One may not conclude that Freud only bases his dream interpretation is entirely based on the wish fulfillment of a repressed sexual desire, but it is evident that the larger hemisphere of his theory or ideology intertwines dreams with a sexual view. This explains much on why it’s not astonishing as to how every symbol used in his cases is sex significant. In dream interpretation, one shouldn’t turn a blind eye to the sex complexes and in the same way they should not be exaggerated in exclusion of other factors which also proves to be relevant (Freud, 1900).

Dream interpretation requires more than just study of symbols as previously depicted by Freud but involves condensation of material and displacement of the conventional processes (Jones, 2015). Symbol interpretation technique certainly doesn’t satisfy or fully consume the analogy of dream interpretation as in accordance to Freud. They involve more than just symbols interpretation. Dreams seems to entail bother the images of dreams dreamt and the content manifest as a channel of unveiling the unconscious dream thoughts (Freud, 1900). The general and fair interpretation of a dream can only be revealed in the event that one understands the symbolism of the dream itself.

Criticism

Criticizers in the contemporary world have much to agree with Freud’s ideology despite his various fails in the dream work theory. Freud feels that dreams are a major way to preserve sleep. Dreams are necessarily a good thing which is agreed upon by most philosophers. However, it has been stated that in the present world, the philosophers view sleep to be away to avert the individuals from falling into deep sleep where they are totally unconscious and defenseless. The analogy is passed on to help the dreamers feel in control of their fate even when asleep. This ideology is contrary to what Freud felt since he saw dreams to be a way to preserve sleep by creating a narrative in the mind of the dreamer to engage their mind and hence preserving the sleep (McLeod, 2013).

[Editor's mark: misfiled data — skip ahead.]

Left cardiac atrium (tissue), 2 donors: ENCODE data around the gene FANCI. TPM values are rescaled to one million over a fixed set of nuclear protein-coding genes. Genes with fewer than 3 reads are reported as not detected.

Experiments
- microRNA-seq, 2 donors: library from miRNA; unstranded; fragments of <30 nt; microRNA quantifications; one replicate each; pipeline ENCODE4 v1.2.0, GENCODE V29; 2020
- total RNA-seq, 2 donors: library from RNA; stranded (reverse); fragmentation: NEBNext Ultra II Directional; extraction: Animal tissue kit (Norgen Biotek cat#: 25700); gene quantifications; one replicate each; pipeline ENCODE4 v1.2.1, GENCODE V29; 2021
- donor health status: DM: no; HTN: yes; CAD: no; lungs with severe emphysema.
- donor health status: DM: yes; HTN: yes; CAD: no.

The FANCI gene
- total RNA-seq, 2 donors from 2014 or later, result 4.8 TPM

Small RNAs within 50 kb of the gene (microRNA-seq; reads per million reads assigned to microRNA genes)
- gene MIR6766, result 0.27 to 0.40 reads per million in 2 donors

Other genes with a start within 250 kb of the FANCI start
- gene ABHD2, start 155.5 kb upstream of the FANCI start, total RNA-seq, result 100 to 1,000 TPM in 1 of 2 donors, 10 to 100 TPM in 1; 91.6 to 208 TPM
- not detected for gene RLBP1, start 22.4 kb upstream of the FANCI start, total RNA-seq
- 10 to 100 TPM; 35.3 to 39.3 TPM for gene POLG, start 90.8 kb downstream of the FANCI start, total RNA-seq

Manifest content of the dream carries far much more weight that it is expressed by Freud. Clearly, the Manifest content is not just a direct answer to the wishes of an individual because they have more meaning than understood by Freud (McLeod, 2013).. Dreamers hence should not just dream and take it literal for the depth goes a long way than the message portrayed. Feud’s dream theory majorly emphasizes on the fact that dreams are normally manifested to fulfill the wish or desires of a person (Freud, 1900). Many philosophers therefore, have criticized this statement on the notion that some dreams never portray any sighs of fulfilling a person’s wish. Clearly, the dreams which are a prophecy for the future are mostly a revelation of things that an individual has never thought of at any point in their lives. All the dreams are clearly not premeditated hence they are not a fulfillment in any way. In that regard, the critics pinpointed some dreams to be punishment oriented as well as anxiety ones. To this attack, Freud justified that the anxiety dreams were the dreams which were cut short prematurely, hence not accomplishing their purpose of fulfillment of a wish (Domhoff, n.d). According to his argument, the dreamer is normally waken up ahead of time. The punishment dreams on the other hand were said to be those whose wish fell under super ego category. Therefore, the personality structure was characterized by ideals and conscience.

Additionally, the dreams always take a narrative structure in in its manifestation. However, Freud’s theory of dream work has been criticized to lack the recognition of this structure (Domhoff, n.d). Freud does not account for it which lenders the Theory to be seen as an ineffective notion since it doesn’t exclusively show all the aspects and characteristics of a dream. The critics find him to have assumed that the structure of the dream as obvious. These critics mention that the obvious is boring and monotonous hence the dream structure should have been analyzed in a manner to make the dreams unique and hence always being interesting (Domhoff, n.d).

Freud’s theory further absconds the considerations of the relationship between the elements of the manifest content. According to his perception, the dream can either have a concealed connotation or a direct representation of what the dreamer longs for or desires. Manifest content of the dream falls under the latter class of dreams where the dreamer has a direct connection of his desires to the dream (Domhoff, n.d). Apart from mentioning this critics feel that Freud lacks solid validation to this effect and hence the relationship between the elements is left hanging and clarification to that effect is ignored. Additional explanations would have seen Freud fall in the safe sides of his critics at all cost.